The fluxgate magnetometers 14 near the boring head detect the presence of alternating current (AC) fields produced by buried power and telecommunications lines. The system sounds an alarm to the operator indicating the approach of a line. By using two sets of magnetometer readings, it is possible to compute the separation between the boring head and the approaching line.

Having generally described the overall operating system, a detailed description of the probe apparatus 10 will be undertaken with reference to FIGS. 4A, 4B, and 4C.

The downhole probe unit 10 has a generally cylindrical forward sub 30 formed of nonmagnetic material. The exterior of the forward sub 30 has external threads 31 at its forward end, wrench flats 32 spaced rearwardly of the threaded portion, a reduced diameter portion 33 spaced rearwardly of the wrench flats 32, a second reduced diameter externally threaded portion 34, and a third reduced diameter portion 35 at its rearward end. An O-ring groove 36 is formed on the exterior of the sub 30 between the threads 34 and the reduced diameter portion 35 and receives an O-ring 37. The reduced diameter portion 33 is provided with drilled and tapped holes 38. A slot 39 extends radially inward from the reduced diameter portion 33.

The interior of the sub 30 has a longitudinal bore 40 spaced from the central longitudinal axis which extends inwardly a distance from the front end. Ports 41 extend angularly outward from the longitudinal bore 40 to the exterior of the sub 30 rearwardly of the O-ring groove 36. The third reduced diameter portion 35 of the sub 30 has internal threads 42 extending inwardly a distance from the rear end and terminating at an interior wall 43. A small bore 44 coaxial with the central longitudinal axis of the sub 30 extends inwardly a short distance from the wall 43. A rod 45 is secured in the bore 44 and extends a distance rearwardly. A longitudinal ground wire passageway 46 spaced from the central longitudinal axis of the sub 30 extends inwardly from the interior wall 43 and joins the slot 39. The rearward end of the wire passageway 46 is threaded to receive a ground wire connector 47.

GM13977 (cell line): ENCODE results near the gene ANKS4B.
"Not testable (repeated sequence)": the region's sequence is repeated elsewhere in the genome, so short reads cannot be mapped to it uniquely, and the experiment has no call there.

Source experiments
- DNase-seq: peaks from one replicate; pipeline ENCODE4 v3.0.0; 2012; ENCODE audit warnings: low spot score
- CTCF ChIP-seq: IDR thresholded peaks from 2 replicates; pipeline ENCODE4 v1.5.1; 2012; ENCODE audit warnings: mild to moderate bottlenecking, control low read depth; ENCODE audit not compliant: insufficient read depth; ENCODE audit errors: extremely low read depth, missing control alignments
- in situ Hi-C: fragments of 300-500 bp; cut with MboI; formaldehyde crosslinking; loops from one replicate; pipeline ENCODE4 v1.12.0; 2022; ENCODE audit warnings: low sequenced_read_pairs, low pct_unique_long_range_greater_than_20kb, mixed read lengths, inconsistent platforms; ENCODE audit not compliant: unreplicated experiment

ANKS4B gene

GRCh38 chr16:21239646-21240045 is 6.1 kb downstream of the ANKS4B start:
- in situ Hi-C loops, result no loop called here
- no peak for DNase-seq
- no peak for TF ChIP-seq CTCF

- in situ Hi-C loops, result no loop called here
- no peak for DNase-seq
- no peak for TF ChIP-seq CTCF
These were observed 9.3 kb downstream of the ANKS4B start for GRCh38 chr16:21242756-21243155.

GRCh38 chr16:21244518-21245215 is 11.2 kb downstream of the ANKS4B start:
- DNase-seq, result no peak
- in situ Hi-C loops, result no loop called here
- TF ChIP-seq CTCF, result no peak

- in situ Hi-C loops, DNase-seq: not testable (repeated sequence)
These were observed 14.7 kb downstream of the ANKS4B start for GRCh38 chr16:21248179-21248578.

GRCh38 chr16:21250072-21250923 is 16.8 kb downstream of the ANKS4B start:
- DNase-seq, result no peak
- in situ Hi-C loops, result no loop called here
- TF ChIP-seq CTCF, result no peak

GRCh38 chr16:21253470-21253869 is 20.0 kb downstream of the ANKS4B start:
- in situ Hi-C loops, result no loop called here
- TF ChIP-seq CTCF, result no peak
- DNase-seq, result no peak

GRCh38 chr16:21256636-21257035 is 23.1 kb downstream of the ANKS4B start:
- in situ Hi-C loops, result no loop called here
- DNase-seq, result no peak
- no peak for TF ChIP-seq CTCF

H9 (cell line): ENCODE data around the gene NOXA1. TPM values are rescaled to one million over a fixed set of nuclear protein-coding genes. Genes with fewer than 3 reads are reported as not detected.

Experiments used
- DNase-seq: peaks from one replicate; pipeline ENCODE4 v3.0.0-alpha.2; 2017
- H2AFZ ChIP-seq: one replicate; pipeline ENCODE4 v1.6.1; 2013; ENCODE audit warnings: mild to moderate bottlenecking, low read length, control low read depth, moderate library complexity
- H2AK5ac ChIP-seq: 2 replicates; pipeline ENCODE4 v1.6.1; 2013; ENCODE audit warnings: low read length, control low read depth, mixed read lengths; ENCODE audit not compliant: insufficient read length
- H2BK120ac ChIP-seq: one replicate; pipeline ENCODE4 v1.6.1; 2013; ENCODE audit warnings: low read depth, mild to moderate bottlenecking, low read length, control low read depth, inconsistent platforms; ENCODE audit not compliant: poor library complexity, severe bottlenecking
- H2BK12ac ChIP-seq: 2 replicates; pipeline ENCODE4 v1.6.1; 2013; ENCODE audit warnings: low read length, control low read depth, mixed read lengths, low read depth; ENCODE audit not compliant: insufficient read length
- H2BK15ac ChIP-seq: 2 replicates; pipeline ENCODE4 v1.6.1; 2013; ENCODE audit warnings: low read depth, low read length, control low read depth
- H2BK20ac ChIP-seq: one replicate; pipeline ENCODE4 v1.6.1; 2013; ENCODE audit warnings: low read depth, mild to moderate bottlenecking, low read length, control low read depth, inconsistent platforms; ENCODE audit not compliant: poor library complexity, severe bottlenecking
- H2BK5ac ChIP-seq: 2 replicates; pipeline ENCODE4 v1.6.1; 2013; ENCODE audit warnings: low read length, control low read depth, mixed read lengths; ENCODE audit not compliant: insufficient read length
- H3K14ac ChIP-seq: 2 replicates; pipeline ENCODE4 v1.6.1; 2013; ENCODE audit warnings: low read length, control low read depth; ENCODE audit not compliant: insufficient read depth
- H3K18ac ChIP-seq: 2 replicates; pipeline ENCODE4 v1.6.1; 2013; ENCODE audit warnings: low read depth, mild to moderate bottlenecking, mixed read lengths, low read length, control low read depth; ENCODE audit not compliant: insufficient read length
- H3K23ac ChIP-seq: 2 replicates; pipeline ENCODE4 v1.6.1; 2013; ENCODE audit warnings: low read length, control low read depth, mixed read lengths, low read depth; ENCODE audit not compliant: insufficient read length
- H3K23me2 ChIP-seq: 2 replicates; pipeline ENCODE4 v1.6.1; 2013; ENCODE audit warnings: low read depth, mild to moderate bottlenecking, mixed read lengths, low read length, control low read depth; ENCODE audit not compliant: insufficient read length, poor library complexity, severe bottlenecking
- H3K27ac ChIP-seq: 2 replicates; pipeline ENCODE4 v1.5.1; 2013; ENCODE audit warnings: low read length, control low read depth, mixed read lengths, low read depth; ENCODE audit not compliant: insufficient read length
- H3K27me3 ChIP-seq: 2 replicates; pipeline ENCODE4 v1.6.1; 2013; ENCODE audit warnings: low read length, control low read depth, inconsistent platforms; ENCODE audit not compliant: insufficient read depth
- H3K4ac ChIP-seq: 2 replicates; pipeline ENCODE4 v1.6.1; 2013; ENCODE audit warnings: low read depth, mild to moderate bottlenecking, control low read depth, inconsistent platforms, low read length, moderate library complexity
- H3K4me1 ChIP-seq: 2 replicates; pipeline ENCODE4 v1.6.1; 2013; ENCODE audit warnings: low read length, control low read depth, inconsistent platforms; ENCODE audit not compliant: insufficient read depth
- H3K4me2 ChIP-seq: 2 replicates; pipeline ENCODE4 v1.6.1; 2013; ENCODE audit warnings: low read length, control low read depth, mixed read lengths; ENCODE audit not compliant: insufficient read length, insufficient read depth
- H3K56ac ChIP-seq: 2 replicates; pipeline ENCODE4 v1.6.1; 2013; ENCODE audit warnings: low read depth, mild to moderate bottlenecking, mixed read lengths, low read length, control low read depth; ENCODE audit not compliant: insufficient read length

A sleeve 48 of electrically nonconductive insulating material, such polyurethane or other suitable polymer surrounds the reduced diameter portion 33. A segmented tubular ground ting 49 is secured by cap screws 50 to encircle the reduced diameter portion 33 with the insulating sleeve 48 disposed between the exterior of the reduced diameter portion and interior of the ground ring.

A conventional drill motor and/or drill bit 51, represented in dashed line, is threadedly connected at the front end of the forward sub 30. If the drill bit or motor 51 is made of magnetic material, a section of nonmagnetic drill collar is installed between the motor/bit and the front of the forward sub 30 to provide sufficient isolation of the fluxgate magnetometer devices carried in the downhole probe unit rearwardly of the bit or motor.